WCF comes with many useful tools that can help you to deploy and manage WCF service applications. You can run these tools from the Microsoft® Visual Studio® 2010 development system command prompt. The following figure illustrates one way to access the command prompt from within Visual Studio.
This article discusses how to use the following tools.
Service Configuration Editor (SvcConfigEditor.exe) - Use this WCF tool to create and modify a WCF service's configuration settings. This article demonstrates how to use the editor to enable WCF diagnostics.
Performance Monitor (PerfMon.exe) - Use this Windows tool to monitor the performance of the Windows environment. The performance monitor is configured with the configuration editor.
Service Trace Viewer Tool (SvcTraceViewer.exe) - Use this WCF tool to view the WCF service's execution traces.
WCF Test Client (WcfTestClient.exe) - Use this tool to test a WCF hosted service. It allows you to call a service operation, and view the service's response. The tool includes a graphical user interface (GUI).
For a complete list of the WCF Tools, visit the Windows Communication Foundation Tools site on MSDN at http://msdn.microsoft.com/en-us/library/ms732015.aspx
Service Configuration Editor (SvcConfigEditor.exe)
The Service Configuration Editor (SvcConfigEditor.exe) is a GUI-based editor that allows you to configure WCF bindings, behaviors, and diagnostic settings for WCF services. To launch the tool, open a Visual Studio command prompt and type svcconfigeditor.exe. Click on File, click Open, and then click on the type of file you want to open. Here are the types of files that you can create and edit.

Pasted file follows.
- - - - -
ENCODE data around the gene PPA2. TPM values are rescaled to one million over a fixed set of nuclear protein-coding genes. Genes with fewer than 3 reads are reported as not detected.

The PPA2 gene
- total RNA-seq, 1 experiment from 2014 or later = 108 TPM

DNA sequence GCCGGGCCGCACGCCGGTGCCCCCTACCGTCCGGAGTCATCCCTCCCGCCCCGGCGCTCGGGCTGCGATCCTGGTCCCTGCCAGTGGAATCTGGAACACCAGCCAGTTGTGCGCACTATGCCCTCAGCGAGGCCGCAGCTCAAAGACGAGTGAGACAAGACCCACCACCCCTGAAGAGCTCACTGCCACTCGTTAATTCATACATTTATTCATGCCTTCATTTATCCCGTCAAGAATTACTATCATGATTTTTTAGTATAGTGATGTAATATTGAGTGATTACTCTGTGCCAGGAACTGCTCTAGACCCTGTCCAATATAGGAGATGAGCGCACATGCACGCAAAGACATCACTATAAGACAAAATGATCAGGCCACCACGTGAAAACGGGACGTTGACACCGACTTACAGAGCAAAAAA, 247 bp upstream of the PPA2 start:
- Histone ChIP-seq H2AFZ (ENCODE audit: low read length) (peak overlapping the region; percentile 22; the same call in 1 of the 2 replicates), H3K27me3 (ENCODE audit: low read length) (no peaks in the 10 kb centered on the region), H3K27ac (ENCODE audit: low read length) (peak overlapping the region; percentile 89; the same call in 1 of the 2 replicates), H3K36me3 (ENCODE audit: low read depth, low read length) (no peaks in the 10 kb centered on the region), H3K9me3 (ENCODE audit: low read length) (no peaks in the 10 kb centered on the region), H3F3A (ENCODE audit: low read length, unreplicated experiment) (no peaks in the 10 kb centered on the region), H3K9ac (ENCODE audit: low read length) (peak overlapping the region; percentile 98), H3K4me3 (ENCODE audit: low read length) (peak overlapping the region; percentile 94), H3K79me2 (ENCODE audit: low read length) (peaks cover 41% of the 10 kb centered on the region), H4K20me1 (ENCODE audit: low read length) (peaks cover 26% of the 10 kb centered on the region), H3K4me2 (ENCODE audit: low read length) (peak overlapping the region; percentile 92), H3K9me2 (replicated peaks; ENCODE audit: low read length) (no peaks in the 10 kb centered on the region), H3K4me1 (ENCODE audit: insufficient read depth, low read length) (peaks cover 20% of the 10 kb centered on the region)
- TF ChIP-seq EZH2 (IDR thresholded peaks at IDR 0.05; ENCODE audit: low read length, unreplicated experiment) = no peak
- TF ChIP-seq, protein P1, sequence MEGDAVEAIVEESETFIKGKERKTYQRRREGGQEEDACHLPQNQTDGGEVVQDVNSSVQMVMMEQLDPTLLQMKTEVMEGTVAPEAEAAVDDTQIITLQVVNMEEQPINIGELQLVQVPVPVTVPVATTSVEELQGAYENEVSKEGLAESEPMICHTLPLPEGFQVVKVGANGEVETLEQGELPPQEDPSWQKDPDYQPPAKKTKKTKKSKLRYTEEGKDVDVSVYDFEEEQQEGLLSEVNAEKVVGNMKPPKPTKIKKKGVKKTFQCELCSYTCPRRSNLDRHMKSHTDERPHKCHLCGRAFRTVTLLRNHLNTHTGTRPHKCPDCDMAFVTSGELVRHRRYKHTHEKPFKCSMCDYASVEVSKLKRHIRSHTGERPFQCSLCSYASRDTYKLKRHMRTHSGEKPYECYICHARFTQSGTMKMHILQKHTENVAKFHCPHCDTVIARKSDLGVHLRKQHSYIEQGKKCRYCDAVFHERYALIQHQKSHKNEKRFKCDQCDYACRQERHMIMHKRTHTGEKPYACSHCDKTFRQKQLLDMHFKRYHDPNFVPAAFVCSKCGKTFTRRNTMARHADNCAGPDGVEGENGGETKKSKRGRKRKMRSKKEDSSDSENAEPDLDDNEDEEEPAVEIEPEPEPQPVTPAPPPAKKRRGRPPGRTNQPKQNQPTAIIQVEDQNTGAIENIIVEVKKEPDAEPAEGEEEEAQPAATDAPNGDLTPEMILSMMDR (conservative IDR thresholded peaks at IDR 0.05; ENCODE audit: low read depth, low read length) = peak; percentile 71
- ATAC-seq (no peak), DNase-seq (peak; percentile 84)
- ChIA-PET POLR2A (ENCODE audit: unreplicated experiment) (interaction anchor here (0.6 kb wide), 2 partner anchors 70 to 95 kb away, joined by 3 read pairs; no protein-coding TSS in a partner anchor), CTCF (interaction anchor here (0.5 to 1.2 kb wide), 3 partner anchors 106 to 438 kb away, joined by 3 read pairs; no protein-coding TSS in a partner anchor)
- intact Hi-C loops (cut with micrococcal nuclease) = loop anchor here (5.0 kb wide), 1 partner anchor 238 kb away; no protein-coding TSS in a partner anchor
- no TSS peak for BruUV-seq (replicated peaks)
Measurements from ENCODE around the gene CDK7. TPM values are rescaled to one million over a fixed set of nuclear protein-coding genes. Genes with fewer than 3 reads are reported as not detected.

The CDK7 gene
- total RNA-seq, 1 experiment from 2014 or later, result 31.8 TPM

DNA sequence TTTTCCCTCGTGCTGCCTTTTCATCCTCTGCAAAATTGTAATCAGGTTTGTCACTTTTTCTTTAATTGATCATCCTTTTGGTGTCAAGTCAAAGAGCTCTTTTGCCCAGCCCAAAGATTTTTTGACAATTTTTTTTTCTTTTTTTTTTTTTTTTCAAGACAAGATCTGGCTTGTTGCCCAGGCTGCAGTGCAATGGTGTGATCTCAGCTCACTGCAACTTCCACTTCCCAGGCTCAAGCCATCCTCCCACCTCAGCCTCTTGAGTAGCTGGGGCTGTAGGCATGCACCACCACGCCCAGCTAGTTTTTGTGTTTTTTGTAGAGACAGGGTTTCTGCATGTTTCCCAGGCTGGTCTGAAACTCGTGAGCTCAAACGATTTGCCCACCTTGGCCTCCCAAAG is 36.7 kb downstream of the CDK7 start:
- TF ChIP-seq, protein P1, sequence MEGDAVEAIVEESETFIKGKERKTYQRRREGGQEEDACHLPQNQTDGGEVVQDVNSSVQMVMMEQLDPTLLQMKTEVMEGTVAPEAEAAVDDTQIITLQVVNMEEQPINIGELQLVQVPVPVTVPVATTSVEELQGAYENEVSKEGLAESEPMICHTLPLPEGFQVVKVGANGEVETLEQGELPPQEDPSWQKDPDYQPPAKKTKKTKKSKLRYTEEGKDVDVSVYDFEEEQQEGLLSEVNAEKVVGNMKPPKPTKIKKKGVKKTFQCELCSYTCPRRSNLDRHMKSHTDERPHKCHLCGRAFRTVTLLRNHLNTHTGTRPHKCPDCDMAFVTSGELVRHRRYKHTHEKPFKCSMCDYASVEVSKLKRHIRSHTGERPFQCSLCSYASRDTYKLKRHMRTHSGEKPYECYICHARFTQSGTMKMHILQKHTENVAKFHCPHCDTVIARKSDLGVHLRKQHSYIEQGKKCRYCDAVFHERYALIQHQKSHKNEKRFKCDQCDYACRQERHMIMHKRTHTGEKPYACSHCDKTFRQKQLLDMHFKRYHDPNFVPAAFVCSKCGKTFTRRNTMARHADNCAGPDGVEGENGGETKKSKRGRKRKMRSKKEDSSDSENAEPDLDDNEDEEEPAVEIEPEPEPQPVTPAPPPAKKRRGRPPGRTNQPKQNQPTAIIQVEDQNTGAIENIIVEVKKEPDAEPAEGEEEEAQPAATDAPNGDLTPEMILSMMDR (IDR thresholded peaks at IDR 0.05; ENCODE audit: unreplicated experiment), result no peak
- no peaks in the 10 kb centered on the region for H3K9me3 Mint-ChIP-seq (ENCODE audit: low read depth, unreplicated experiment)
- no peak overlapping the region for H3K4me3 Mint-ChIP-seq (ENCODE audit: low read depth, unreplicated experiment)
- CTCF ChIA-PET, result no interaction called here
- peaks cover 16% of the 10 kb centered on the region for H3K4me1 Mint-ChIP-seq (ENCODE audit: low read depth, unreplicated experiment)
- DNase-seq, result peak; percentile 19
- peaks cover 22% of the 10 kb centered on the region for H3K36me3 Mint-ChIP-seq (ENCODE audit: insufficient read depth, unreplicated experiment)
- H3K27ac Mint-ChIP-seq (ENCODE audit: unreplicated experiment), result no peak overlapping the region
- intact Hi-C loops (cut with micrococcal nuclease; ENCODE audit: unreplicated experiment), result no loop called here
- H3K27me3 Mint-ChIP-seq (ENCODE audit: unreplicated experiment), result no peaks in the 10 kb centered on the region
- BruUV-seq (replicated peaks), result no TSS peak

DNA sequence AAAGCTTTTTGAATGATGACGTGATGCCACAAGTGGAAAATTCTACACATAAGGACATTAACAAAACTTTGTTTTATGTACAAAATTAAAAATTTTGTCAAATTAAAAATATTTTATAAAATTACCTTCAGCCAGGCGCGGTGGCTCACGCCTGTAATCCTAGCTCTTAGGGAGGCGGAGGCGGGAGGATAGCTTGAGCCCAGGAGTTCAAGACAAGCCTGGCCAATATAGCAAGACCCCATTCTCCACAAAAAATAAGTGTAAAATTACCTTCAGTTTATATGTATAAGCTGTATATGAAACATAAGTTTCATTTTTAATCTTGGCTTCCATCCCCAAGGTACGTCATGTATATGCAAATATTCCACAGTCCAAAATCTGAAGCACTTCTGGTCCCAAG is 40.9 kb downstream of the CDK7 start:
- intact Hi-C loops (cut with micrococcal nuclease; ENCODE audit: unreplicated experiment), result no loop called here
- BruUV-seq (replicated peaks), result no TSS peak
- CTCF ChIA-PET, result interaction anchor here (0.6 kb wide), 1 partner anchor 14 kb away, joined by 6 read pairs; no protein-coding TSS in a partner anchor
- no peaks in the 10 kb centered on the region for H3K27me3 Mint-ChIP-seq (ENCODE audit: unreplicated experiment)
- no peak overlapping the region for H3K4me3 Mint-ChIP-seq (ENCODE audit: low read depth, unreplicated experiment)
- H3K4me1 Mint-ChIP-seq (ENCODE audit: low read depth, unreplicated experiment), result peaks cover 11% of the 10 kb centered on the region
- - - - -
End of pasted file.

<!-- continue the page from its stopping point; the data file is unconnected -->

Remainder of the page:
Config File - This is a WCF hosted service IIS web configuration file. It can be either a web.config file or app.config file.
Executable - This is a standard windows executable application (exe).
COM+ Service - This is a COM+ service that is configured for WCF. This option automatically detects and displays all of the WCF services that are hosted on your system.
Web Hosted Service - This option opens all of the sites in your IIS virtual directories.
If you have deployed the WCFServiceApplicationA sample application to IIS, use the configuration editor to navigate to the service's location, and click web.config. Click Diagnostics. Click Toggle Performance Counters until you see All. The following figure illustrates what you should see.
The Performance Counter setting has three options. They are:
All: All counters in all categories are enabled. These categories include ServiceModelService, ServiceModelEndpoint, and ServiceModelOperations.
ServiceOnly: Only counters in the ServiceModelService category are enabled.
Off: All counters in all categories are disabled. This is the default value.
For more information, see Configuration Editor Tool on MSDN at http://msdn.microsoft.com/en-us/library/ms732009.aspx